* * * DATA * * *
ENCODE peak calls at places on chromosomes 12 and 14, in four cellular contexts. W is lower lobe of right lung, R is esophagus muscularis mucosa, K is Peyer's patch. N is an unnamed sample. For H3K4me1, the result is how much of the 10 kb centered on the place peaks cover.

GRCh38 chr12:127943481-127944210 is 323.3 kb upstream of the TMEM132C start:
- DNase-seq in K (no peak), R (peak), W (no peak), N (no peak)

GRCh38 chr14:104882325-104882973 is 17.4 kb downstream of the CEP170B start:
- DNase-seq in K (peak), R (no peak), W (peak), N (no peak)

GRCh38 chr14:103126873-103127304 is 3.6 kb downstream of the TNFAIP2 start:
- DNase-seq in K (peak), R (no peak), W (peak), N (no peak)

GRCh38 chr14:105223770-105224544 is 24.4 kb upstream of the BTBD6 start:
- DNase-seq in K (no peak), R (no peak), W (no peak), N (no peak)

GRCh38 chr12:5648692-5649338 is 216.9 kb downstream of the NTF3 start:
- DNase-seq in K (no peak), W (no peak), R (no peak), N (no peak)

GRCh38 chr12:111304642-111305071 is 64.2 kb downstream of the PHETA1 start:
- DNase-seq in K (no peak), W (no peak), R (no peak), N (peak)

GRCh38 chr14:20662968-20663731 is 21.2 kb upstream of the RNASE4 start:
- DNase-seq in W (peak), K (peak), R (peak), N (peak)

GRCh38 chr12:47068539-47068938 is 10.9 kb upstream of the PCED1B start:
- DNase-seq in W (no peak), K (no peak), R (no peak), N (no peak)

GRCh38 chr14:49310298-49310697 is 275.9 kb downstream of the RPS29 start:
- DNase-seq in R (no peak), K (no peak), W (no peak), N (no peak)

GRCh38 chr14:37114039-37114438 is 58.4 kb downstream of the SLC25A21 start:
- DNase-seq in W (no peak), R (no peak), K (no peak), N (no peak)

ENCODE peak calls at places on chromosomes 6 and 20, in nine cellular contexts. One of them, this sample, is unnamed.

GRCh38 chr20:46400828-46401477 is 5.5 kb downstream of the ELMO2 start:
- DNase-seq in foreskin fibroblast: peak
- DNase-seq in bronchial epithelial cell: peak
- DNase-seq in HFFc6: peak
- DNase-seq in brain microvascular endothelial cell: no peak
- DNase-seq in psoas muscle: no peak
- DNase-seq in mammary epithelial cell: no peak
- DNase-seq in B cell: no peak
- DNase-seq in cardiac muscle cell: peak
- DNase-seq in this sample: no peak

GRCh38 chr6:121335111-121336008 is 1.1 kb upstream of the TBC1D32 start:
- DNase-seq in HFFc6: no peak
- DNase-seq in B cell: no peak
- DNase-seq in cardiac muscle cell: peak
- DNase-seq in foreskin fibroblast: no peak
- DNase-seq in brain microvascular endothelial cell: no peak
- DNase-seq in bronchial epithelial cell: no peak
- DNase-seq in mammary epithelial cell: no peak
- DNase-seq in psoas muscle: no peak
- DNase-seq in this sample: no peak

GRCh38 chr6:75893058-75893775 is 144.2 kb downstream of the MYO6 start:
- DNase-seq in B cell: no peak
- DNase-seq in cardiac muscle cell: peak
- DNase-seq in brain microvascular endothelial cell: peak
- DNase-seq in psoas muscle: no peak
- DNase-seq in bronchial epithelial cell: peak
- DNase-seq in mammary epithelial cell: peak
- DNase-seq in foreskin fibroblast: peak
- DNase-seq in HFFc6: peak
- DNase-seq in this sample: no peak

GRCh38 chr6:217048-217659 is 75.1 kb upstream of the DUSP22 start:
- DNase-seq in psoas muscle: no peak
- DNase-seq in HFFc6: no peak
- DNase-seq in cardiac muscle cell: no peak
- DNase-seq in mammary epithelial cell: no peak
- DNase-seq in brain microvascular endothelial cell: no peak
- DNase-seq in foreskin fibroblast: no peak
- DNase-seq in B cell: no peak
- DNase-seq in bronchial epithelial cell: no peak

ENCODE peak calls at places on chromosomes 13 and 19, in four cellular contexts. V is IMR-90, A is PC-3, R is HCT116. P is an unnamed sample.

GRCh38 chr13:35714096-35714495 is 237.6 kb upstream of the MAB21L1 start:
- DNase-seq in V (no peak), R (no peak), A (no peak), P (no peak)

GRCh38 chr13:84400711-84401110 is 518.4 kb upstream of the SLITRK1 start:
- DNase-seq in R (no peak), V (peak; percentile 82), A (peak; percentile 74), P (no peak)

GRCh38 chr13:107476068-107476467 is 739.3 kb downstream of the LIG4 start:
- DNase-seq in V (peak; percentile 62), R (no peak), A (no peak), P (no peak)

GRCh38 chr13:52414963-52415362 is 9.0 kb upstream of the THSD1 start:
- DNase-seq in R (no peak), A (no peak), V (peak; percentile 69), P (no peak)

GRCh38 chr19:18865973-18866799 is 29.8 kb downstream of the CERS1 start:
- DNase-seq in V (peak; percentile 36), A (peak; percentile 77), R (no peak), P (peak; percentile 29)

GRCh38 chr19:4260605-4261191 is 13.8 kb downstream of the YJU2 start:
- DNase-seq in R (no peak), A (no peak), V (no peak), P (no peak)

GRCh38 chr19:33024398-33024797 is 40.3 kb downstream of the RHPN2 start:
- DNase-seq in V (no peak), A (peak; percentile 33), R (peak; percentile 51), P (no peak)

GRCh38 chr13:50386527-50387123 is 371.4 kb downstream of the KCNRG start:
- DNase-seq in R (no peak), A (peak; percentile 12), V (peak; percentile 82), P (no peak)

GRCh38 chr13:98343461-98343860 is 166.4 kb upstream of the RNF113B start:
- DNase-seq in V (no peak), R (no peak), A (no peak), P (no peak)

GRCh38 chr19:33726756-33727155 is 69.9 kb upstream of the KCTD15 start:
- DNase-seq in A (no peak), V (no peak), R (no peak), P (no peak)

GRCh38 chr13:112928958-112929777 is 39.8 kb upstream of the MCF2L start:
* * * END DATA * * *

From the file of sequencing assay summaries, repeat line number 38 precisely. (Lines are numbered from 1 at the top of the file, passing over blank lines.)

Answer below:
- DNase-seq in brain microvascular endothelial cell: no peak